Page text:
After the events of Dark Reign and Siege, the Avengers reunite under the guidance of Steve Rogers. Within mere minutes of uniting, the Avengers' celebration is interrupted by Kang, the Conqueror, who arrives in a panic, warning that the next generation of Avengers threatens the future.
This arc has it all, from the Maestro, the apparent death of Immortus, a guest appearance from Apocalypse and hideous future versions of his Four Horsemen, and even a whole new set of "Next Avengers." It’s a fun ride and a great example of the devastating power of time travel when used by the wrong hands. And spoiler alert, the run also features a now-iconic comic book moment in which Iron Man wields the Infinity Gauntlet.
03. Young Avengers #1-6
By Jim Cheung and Alan Heinberg
In this miniseries by Jim Cheung and Alan Heingburg, the world not only gets a new batch of heroes in the Young Avengers, but we’re also introduced to a new, more caring Kang. Although he presents himself as the new hero Iron Lad, the rest of the Avengers find out that he’s actually yet another version of Nathaniel Richards, aka Kang, the Conqueror.
In the 30th century, almost 10 years before Richards is supposed to find Dr. Doom’s time machine, he’s attacked by a group of schoolyard bullies and almost dies. It’s here that the elder Kang intervenes, but instead of convincing his younger self to kill the bullies, the young Richards uses Kang’s futuristic armor to travel back to the 20th century, seeking the Avengers for help.
Unfortunately for him, it’s just after the "Disassembled" era, and the Avengers are functionally disbanded. So, Iron Lad recruits a new team including Patriot, Hulkling, Wiccan, and Kate Bishop to deal with the inevitable threat his future self presents.
04. Avengers #142-143
Hawkeye is missing and it’s up to Thor, Moondragon, and Immortus (a future peaceful version of Nathaniel Richards) to find him. Clint being Clint, he manages to send himself back in time while slinking around Dr. Doom’s castle. Midway through the time stream, he faces off against Kang who sends him into the 1800s. Finally, the Avengers reunite in 1874 with the help of a few greenhorn cowboys and Kid Colt. Eventually, the heroes learn Kang intends to conquer their present by ruling over the 19th century. Of course, it’s up to the Avengers to stop him.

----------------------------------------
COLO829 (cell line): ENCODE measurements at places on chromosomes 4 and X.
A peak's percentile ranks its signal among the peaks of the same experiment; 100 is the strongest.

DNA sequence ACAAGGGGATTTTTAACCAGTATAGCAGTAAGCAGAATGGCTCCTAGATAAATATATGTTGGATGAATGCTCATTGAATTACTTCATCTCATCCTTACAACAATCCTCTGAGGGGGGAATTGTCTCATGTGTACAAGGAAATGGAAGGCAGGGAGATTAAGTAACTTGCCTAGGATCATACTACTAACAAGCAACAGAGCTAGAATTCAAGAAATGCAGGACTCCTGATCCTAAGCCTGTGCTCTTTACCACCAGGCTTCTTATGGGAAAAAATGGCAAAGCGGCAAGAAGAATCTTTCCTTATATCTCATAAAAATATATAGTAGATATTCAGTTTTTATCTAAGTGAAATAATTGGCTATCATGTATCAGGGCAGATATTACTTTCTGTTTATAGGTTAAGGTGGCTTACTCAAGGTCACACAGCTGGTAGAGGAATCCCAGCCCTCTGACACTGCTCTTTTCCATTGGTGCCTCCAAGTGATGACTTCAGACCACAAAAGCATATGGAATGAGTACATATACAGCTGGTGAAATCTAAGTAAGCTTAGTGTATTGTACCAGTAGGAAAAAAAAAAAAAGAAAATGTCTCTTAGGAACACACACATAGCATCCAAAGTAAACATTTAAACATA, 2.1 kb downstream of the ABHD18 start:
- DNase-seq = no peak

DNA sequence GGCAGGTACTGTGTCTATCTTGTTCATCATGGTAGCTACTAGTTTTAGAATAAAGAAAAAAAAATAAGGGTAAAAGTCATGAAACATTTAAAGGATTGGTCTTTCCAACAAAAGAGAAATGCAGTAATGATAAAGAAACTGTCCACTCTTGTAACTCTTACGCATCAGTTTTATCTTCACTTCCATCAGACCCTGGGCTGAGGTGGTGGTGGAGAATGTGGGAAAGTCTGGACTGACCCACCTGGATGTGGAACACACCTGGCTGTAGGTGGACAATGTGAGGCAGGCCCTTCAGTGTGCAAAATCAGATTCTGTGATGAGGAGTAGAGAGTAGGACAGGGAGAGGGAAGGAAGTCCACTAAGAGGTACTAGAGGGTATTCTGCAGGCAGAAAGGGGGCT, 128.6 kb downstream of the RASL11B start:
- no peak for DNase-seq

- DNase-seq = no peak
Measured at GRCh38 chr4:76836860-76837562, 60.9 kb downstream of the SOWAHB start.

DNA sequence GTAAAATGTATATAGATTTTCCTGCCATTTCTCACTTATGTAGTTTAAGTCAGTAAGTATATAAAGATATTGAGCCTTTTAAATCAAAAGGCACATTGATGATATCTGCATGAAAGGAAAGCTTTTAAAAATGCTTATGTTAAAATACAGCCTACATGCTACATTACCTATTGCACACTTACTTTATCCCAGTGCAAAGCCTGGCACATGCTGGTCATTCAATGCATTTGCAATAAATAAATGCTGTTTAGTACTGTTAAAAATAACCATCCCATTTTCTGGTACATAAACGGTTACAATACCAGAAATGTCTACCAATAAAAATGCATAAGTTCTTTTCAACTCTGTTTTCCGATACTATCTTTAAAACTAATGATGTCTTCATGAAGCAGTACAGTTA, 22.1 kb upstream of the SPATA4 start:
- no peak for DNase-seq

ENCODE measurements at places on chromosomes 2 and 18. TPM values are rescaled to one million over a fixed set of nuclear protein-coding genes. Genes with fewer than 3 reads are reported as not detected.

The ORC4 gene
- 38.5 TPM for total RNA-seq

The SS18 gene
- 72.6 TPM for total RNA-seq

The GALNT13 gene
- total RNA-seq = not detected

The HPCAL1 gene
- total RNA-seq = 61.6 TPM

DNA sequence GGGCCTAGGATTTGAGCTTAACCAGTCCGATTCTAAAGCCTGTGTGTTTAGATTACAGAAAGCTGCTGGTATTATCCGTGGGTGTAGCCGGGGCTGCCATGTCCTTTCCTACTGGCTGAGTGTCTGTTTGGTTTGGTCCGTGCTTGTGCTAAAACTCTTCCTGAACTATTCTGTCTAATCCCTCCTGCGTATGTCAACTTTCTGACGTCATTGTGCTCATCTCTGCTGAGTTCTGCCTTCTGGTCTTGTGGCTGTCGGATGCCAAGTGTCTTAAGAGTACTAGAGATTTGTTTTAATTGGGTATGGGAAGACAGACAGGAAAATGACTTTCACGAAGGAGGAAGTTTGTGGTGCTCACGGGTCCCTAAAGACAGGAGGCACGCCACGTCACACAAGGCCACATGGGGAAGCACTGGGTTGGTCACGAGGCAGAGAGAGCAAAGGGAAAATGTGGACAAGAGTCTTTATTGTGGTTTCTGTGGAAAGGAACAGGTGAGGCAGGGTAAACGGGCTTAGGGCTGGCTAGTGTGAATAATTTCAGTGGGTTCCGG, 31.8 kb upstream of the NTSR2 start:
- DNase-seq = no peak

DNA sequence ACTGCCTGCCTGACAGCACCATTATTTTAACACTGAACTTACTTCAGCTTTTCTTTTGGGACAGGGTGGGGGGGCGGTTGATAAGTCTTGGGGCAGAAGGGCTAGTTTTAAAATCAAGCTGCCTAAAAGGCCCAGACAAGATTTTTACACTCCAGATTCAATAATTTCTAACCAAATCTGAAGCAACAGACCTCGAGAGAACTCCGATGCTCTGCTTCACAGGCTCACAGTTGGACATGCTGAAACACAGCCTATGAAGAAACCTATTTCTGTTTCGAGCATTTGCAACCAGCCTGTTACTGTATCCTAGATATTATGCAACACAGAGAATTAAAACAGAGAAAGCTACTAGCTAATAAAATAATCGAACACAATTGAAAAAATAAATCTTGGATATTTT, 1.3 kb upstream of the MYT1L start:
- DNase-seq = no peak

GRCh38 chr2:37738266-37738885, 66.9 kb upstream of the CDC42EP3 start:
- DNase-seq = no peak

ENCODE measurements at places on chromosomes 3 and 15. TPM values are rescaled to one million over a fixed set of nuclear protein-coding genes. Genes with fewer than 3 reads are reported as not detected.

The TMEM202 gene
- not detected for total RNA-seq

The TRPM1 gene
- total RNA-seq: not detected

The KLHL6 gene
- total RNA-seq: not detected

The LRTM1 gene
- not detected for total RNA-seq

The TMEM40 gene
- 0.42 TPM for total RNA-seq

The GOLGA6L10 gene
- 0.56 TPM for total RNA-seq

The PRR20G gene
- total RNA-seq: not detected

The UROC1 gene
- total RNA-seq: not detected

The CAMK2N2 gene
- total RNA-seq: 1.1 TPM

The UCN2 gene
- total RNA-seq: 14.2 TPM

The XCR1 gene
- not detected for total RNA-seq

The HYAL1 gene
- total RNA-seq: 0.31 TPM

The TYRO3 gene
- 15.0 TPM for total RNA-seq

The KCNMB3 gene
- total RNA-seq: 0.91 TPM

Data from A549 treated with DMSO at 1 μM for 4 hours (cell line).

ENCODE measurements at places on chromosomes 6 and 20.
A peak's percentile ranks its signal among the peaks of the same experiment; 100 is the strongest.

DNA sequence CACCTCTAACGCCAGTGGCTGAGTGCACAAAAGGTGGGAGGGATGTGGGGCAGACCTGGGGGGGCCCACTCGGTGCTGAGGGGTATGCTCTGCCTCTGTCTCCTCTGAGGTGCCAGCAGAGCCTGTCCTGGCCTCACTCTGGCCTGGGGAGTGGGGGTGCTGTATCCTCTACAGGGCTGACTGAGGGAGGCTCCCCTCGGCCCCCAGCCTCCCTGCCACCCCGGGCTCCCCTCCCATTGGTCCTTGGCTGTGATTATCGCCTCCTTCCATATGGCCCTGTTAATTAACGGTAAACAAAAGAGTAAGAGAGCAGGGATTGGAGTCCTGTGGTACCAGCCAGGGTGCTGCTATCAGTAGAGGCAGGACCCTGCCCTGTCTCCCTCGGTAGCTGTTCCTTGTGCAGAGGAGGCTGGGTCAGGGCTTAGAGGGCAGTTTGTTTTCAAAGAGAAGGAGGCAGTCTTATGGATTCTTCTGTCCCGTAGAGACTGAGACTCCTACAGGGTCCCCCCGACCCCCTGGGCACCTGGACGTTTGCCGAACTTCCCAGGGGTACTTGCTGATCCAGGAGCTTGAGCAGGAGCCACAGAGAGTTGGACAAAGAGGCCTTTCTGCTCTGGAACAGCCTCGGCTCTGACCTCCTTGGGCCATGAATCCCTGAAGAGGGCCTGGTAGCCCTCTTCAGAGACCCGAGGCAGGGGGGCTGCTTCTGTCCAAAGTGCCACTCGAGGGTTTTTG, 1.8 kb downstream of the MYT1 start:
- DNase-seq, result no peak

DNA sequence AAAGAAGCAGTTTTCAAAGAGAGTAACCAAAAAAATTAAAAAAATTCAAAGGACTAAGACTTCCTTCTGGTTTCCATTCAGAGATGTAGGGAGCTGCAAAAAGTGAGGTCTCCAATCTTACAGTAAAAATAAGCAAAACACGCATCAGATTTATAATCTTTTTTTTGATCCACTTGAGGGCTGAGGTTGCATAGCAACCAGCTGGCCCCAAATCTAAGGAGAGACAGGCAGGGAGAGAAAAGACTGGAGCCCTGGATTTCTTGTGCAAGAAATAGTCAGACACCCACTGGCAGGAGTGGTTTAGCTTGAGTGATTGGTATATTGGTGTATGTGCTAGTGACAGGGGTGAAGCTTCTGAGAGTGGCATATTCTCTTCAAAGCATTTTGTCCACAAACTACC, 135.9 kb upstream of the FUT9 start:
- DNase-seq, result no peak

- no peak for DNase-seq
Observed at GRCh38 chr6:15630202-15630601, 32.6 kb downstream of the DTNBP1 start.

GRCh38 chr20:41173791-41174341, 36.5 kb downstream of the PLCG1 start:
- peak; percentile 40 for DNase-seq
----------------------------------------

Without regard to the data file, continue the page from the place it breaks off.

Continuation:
05. Uncanny Avengers
By Rick Remender and John Cassaday
The Marvel Universe was a bit of a mess in 2012. Professor X had been killed and the Red Skull had stolen his brain to become a new version of Onslaught. It was in the shadow of these unfortunate events that Rick Remender took a new team of mutants and heroes into a myriad of alternate timelines. Kicking off in Uncanny Avengers #5, Remender picks up a thread from his Uncanny X-Force run, in which the Horseman of Pestilence Ichisumi became pregnant with Archangel's heirs. Sensing their power, Kang abducts the children right after they’re born, travels into the far future to radicalize them, and then manipulates them all in a bid to become something akin to a god.
This run has a ton of twists and turns and is loaded with time-traveling goodness — including a trip to Planet X, where Kang recruits a team of Stryfe, Earth-X Venom, Doom 2099, Iron Man 2020, Ahab, Magistrate Braddock, and Abomination Deathlok to take on the Avengers.
06. Avengers Forever
By Kurt Busiek and Carlos Pacheco
An epic tale that spans multiple eras and timelines from the Avengers adventures, Avengers Forever essentially centers around Kang’s fight with his future self, Immortus. Revisiting key timelines — including several on this list — Avengers Forever follows several heroes plucked from various times traveling to the past and future at the behest of Immortus. It’s revealed throughout their adventures how pivotal Kang and Immortus’ intervention has been in Avengers history. Essentially, Kang has been tipping dominoes in everything from the Kree/Shi’ar War to the Scarlet Witch’s relationship with Vision. In the end, it’s Avengers versus Avengers for the stake of the world and time itself.
For more killer Kang stories, check out Giant-Size Avengers #2, the Council of Kangs from Avengers #267, and Avengers Annual #21, Thor Annual #17, Fantastic Four Annual #22, and Captain America Annual #21